|Group||Number – Herodotus||Numbers – Diodorus Siculus|
(including 300 Spartans)
(other Peloponnesians sent with Leonidas)
|Total Peloponnesians||3,100 or 4,000||4,000 or 4,300|
|Opuntian Locrians||"All they had"||1,000|
|Grand total||5,200 (or 6,100) plus the Opuntian Locrians||7,400 (or 7,700)|
- The number of Peloponnesians
- Diodorus suggests that there were 1,000 Lacedemonians and 3,000 other Peloponnesians, for a total of 4,000. Herodotus agrees with this figure in one passage, quoting an inscription by Simonides saying there were 4,000 Peloponnesians. However, elsewhere, in the passage summarized by the above table, Herodotus tallies 3,100 Peloponnesians at Thermopylae before the battle. Herodotus also reports that at Xerxes' public showing of the dead, "helots were also there for them to see", but he does not say how many or in what capacity they served. Thus, the difference between his two figures can be squared by supposing (without proof) that there were 900 helots (three per Spartan) present at the battle. If helots were present at the battle, there is no reason to doubt that they served in their traditional role as armed retainers to individual Spartans. Alternatively, Herodotus' "missing" 900 troops might have been Perioeci, and could therefore correspond to Diodorus' 1,000 Lacedemonians.
- The number of Lacedemonians
- Further confusing the issue is Diodorus' ambiguity about whether his 1,000 Lacedemonians include the 300 Spartans. At one point he says: "Leonidas, when he received the appointment, announced that only one thousand men should follow him on the campaign'". However, he then says that: "There were, then, of the Lacedaemonians one thousand, and with them three hundred Spartiates". It is therefore impossible to be clearer on this point.
Pausanias' account agrees with that of Herodotus (whom he probably read) except that he gives the number of Locrians, which Herodotus declined to estimate. Residing in the direct path of the Persian advance, they gave all the fighting men they had; according to Pausanias 6,000 men, which added to Herodotus' 5,200 would have given a force of 11,200.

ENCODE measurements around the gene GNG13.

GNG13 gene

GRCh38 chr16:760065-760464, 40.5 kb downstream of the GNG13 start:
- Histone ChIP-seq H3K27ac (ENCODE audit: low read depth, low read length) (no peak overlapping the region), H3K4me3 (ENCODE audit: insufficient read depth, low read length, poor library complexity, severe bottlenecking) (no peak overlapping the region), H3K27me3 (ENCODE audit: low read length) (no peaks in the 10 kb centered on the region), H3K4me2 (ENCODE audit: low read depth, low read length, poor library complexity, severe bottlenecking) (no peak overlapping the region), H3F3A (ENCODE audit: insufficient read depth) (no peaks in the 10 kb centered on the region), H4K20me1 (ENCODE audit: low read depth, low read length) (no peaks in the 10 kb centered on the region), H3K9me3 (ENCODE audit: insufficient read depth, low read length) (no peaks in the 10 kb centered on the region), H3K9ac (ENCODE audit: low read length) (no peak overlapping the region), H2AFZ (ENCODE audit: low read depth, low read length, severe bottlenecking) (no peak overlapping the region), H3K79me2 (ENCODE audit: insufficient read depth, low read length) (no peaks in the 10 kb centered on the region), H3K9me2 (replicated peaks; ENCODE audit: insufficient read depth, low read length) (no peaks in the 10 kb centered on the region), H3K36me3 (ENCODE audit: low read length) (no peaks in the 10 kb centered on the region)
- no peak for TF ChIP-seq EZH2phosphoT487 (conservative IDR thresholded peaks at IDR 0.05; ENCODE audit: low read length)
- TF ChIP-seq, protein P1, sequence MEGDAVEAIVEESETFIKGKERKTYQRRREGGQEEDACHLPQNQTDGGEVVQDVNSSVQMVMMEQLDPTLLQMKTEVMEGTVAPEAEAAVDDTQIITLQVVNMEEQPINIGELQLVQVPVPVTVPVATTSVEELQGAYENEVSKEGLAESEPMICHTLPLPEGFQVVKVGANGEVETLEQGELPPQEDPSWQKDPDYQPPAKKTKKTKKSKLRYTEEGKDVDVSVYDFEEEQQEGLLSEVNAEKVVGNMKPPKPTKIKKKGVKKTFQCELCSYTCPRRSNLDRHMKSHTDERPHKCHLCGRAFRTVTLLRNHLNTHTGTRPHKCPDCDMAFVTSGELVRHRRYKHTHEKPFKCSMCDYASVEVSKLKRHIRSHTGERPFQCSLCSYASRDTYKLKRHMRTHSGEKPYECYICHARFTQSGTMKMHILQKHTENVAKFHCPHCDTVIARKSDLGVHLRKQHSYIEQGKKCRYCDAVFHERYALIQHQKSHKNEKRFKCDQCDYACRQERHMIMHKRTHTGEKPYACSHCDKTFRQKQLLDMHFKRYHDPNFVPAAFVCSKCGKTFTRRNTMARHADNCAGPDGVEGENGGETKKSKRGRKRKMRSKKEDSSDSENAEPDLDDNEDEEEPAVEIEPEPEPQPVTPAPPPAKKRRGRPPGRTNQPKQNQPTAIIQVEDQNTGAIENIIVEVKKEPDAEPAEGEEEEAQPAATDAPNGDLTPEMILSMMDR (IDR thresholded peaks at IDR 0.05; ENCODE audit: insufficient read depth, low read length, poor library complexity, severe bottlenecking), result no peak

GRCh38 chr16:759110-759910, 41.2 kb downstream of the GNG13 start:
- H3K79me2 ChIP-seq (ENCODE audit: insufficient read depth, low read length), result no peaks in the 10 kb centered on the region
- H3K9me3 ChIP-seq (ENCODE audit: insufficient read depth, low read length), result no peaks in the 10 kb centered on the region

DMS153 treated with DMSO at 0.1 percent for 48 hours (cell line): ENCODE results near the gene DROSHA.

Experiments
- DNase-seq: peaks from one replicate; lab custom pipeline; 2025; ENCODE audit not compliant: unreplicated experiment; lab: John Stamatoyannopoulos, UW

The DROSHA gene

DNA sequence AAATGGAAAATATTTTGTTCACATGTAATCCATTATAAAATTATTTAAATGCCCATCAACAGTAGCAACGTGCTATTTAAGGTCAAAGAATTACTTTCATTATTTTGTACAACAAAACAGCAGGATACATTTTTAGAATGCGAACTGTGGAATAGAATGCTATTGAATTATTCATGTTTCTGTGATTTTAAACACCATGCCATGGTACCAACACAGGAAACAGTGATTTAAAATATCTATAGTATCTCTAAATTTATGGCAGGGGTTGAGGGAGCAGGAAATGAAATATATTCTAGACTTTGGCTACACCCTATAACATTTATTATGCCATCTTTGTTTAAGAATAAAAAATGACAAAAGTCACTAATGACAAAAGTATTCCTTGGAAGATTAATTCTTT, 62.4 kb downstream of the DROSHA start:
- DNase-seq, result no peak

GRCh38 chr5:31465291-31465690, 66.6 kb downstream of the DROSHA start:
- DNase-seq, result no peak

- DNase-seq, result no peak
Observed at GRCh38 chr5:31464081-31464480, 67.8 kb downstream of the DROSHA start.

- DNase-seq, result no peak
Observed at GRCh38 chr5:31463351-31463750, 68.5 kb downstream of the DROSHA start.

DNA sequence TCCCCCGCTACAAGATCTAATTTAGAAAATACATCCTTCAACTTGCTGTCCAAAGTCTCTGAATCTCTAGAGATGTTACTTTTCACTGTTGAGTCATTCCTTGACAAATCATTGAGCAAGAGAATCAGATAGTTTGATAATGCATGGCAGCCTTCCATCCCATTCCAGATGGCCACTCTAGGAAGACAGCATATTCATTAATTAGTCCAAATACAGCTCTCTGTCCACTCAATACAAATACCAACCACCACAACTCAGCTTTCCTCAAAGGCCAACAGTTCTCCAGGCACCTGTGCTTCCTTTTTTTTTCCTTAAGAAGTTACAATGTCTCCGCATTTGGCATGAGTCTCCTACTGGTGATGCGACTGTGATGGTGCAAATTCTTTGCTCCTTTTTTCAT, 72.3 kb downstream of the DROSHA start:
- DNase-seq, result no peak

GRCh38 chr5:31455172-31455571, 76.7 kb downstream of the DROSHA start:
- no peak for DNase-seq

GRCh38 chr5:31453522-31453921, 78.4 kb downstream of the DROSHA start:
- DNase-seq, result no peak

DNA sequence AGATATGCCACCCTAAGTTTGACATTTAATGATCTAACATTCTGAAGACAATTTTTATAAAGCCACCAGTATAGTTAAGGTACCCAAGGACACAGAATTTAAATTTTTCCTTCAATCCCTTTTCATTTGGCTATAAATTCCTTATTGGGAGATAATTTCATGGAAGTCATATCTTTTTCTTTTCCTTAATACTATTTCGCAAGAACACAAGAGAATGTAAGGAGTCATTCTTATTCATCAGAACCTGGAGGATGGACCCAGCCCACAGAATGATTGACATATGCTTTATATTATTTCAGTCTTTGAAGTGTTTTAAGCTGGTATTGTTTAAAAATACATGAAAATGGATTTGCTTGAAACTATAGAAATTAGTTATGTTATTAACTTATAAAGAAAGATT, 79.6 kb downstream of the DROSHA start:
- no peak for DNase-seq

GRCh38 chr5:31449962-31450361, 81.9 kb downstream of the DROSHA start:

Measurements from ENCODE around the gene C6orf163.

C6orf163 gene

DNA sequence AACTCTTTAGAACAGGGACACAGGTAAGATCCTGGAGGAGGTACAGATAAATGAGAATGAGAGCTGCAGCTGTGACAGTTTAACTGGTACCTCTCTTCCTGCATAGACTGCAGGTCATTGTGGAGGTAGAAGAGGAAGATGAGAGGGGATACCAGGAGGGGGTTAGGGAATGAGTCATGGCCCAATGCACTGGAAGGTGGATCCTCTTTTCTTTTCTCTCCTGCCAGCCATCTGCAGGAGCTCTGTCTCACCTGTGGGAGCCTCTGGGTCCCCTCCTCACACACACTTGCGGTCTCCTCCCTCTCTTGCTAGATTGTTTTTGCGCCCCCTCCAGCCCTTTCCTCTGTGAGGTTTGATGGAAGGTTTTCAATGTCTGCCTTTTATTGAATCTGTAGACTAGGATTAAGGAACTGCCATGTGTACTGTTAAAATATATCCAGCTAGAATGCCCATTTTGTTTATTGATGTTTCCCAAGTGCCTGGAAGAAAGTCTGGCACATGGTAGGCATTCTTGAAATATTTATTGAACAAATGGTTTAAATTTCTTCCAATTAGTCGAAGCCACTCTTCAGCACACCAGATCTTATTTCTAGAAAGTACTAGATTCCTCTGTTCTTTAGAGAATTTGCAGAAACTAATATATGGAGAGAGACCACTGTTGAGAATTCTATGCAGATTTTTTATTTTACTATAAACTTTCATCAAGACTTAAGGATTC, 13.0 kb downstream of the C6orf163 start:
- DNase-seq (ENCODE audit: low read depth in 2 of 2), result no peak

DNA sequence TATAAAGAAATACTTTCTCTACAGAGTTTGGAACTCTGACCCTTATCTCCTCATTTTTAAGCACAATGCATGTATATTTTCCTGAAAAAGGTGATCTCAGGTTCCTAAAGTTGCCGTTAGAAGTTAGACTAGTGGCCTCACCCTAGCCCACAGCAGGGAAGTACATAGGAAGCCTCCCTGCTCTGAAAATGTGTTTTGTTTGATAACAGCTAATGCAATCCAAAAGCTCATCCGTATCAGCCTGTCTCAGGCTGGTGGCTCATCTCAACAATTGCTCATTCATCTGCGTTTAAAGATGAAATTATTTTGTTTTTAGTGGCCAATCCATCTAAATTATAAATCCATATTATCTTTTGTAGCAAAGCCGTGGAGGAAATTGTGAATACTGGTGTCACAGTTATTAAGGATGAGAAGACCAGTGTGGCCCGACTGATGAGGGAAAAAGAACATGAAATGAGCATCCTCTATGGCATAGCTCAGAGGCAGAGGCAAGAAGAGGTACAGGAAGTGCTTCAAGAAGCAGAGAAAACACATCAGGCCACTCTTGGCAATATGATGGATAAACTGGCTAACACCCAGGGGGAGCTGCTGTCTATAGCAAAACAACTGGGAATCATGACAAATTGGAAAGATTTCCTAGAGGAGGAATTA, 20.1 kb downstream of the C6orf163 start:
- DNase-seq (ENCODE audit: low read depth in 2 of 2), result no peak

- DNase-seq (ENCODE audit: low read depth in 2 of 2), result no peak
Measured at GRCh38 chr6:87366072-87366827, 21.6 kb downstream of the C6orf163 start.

Many modern historians, who usually consider Herodotus more reliable, add the 1,000 Lacedaemonians and the 900 helots to Herodotus' 5,200 to obtain 7,100 or about 7,000 men as a standard number, neglecting Diodorus' Melians and Pausanias' Locrians. However, this is only one approach, and many other combinations are plausible. Furthermore, the numbers changed later on in the battle when most of the army retreated and only approximately 3,000 men remained (300 Spartans, 700 Thespians, 400 Thebans, possibly up to 900 helots and 1,000 Phocians stationed above the pass; less the casualties sustained in the previous days).
Strategic and tactical considerations
From a strategic point of view, by defending Thermopylae, the Greeks were making the best possible use of their forces. As long as they could prevent further Persian advance into Greece, they had no requirement to seek a decisive battle, and could thus remain on the defensive. Moreover, by defending two constricted passages (Thermopylae and Artemisium), the Greeks' inferior numbers became less problematic. Conversely, for the Persians the problem of supplying such a large army meant that the Persians could not remain in the same place for too long. The Persians must therefore retreat or advance; and advancing required the pass of Thermopylae to be forced.
Tactically, the pass at Thermopylae was ideally suited to the Greek style of warfare. A hoplite phalanx would be able to block the narrow pass with ease, with no risk of being outflanked by cavalry. In the pass, the phalanx would have been very difficult to assault for the more lightly armed Persian infantry. The major weak point for the Greeks was the mountain track which led across the highland parallel to Thermopylae, and which would allow their position to be outflanked. Although probably unsuitable for cavalry, this path could easily be traversed by the Persian infantry (many of whom were versed in mountain warfare). Leonidas was made aware of this path by local people from Trachis, and he positioned a detachment of Phocian troops there in order to block this route.
Topography of the battlefield
At the time, the pass of Thermopylae consisted of a track along the shore of the Malian Gulf so narrow that only one chariot could pass through at a time. On the southern side of the track stood the cliffs that overlooked the pass, and on the north side was the Malian Gulf. Along the path itself was a series of three constrictions, or "gates" (pylai), and at the center gate a short wall that had been erected by the Phocians in the previous century to aid in their defense against Thessalian invasions. The name "Hot Gates" comes from the hot springs that were located there.